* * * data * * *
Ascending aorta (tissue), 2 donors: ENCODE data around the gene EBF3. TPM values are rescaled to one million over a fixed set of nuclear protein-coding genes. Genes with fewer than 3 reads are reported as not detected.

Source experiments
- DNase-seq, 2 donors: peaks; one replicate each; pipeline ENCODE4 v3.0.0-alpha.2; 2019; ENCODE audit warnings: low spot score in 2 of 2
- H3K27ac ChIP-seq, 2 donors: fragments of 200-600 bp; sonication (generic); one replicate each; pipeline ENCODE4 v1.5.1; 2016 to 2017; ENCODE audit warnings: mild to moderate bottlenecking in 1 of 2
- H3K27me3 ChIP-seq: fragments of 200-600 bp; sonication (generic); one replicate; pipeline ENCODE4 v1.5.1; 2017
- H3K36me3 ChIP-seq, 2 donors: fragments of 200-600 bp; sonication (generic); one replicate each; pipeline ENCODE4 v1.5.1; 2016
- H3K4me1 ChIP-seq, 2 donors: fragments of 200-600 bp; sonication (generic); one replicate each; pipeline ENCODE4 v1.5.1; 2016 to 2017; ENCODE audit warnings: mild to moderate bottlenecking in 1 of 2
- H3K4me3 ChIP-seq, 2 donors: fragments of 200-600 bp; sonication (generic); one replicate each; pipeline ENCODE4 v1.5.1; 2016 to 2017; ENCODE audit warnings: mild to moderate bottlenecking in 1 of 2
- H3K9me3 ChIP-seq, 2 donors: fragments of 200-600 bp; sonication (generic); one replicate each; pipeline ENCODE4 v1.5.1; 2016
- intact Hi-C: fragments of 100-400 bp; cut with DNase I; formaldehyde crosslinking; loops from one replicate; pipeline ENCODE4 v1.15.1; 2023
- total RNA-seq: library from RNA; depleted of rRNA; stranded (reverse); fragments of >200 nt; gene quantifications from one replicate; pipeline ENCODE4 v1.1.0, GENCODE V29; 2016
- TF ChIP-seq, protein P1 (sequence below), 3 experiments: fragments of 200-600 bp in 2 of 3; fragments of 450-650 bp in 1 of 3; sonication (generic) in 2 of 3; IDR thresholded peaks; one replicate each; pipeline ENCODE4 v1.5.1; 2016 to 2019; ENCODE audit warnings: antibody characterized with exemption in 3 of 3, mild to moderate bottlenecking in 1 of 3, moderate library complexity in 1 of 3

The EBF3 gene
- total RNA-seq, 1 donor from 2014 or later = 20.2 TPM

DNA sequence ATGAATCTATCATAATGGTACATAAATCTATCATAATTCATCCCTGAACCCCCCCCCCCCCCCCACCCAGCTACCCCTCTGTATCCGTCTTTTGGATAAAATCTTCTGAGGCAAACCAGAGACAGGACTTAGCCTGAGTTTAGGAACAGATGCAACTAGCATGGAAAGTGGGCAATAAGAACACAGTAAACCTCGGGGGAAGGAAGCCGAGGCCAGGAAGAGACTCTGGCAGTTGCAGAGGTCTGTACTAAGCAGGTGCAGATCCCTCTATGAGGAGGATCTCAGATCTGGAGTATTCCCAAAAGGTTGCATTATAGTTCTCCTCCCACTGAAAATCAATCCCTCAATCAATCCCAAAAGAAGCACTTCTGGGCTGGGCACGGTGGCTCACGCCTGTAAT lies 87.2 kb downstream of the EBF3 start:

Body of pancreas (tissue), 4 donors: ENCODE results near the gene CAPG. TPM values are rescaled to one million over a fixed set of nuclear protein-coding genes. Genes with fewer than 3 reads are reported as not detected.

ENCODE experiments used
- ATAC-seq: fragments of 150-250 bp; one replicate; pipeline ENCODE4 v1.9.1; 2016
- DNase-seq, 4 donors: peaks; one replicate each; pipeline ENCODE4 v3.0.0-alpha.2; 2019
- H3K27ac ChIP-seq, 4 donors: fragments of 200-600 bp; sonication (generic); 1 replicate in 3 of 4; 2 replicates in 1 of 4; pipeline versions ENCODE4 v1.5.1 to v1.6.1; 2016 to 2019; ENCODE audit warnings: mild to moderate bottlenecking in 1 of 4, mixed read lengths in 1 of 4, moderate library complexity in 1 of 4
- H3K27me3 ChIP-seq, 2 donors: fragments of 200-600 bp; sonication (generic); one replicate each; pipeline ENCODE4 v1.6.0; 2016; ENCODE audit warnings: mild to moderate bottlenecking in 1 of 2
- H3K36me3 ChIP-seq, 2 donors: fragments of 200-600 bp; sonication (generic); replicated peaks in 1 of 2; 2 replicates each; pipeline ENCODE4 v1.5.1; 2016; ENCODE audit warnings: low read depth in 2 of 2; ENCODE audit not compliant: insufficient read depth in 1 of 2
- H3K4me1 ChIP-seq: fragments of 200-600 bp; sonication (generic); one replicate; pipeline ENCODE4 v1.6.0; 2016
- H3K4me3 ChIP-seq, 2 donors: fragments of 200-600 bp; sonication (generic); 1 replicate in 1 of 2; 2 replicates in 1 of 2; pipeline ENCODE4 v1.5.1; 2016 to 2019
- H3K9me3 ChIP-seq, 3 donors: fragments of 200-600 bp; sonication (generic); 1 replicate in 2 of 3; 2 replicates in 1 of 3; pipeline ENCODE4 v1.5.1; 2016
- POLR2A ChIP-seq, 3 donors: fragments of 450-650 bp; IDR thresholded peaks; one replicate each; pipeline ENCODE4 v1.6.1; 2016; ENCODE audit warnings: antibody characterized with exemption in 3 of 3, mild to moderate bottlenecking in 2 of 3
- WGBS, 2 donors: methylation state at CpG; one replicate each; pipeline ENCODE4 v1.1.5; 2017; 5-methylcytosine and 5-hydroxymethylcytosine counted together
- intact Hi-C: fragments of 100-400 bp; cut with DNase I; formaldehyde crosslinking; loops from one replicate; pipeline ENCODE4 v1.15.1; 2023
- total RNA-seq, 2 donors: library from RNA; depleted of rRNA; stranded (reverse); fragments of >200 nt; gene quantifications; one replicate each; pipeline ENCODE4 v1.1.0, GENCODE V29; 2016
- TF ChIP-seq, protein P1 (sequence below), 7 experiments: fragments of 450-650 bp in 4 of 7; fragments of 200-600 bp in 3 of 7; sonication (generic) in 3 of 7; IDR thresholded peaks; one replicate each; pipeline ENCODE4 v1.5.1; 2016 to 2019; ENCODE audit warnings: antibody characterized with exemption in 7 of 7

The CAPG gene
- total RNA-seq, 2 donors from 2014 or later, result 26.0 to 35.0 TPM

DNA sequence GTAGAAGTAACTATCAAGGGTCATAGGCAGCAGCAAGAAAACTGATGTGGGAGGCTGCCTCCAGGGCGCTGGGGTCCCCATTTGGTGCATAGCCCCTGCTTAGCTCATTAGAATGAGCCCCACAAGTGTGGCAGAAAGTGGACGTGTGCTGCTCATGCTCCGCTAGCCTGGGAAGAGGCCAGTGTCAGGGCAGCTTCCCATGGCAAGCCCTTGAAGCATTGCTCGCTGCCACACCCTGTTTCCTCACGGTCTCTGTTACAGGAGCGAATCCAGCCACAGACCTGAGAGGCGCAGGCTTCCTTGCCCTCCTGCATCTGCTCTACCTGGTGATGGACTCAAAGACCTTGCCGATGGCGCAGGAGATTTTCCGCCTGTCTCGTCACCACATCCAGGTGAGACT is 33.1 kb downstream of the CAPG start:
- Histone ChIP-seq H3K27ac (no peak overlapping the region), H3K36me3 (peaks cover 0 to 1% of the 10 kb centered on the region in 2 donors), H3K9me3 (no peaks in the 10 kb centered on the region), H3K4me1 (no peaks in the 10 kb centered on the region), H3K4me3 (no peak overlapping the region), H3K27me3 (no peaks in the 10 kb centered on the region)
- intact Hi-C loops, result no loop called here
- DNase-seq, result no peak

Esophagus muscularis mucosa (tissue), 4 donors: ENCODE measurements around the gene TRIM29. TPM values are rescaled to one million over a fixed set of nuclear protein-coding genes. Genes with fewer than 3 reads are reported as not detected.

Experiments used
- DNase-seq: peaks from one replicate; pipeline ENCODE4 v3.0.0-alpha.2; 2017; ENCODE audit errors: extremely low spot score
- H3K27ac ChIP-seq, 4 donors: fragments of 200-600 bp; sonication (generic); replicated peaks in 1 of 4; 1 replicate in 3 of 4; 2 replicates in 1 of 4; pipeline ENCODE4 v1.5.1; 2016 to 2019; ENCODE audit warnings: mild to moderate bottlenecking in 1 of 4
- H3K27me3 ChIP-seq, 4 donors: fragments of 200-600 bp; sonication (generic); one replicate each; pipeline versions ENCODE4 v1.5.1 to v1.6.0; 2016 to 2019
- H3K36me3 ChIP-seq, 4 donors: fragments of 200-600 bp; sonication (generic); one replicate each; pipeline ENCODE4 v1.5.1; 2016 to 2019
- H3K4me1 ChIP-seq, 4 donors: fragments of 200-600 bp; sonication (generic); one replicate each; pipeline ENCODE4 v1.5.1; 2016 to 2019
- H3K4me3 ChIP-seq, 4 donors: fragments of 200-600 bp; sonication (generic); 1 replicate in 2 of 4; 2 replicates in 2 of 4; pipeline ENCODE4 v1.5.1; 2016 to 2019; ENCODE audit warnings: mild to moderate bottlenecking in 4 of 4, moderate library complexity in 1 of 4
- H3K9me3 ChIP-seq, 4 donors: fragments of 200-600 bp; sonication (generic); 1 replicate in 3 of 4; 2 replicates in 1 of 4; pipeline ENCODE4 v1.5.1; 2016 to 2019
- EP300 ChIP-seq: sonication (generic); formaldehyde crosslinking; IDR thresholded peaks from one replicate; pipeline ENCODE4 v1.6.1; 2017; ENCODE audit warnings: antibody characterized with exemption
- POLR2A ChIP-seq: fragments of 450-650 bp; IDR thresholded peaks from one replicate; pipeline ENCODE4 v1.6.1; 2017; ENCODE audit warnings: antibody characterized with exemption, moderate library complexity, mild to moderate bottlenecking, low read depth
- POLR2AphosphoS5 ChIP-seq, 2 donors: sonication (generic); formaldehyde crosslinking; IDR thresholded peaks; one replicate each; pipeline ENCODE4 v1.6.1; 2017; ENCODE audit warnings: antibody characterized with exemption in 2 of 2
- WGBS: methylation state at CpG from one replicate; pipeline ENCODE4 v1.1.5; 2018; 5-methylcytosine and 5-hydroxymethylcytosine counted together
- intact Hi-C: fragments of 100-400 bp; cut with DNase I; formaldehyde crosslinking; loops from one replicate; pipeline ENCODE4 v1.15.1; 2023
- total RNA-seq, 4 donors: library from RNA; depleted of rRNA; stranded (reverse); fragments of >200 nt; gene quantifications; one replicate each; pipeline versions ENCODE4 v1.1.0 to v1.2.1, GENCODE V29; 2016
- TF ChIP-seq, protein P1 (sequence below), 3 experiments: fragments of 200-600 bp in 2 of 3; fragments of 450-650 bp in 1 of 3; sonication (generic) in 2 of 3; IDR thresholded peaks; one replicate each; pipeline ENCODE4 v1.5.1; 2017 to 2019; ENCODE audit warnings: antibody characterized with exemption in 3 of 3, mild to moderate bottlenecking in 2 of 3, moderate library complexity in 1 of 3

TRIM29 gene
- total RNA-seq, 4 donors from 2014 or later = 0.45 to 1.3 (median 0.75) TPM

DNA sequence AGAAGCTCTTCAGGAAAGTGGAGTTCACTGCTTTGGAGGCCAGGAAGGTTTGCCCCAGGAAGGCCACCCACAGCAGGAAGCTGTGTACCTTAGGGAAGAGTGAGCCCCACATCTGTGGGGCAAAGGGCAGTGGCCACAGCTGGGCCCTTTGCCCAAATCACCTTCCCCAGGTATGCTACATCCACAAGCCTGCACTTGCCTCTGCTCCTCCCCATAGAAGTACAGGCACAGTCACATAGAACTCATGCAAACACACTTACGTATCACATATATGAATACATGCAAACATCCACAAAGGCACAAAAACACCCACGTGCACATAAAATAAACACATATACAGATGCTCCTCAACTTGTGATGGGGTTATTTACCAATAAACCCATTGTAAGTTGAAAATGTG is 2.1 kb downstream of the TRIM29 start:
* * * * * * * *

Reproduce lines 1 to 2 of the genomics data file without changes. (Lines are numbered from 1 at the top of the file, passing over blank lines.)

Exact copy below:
Ascending aorta (tissue), 2 donors: ENCODE data around the gene EBF3. TPM values are rescaled to one million over a fixed set of nuclear protein-coding genes. Genes with fewer than 3 reads are reported as not detected.

Source experiments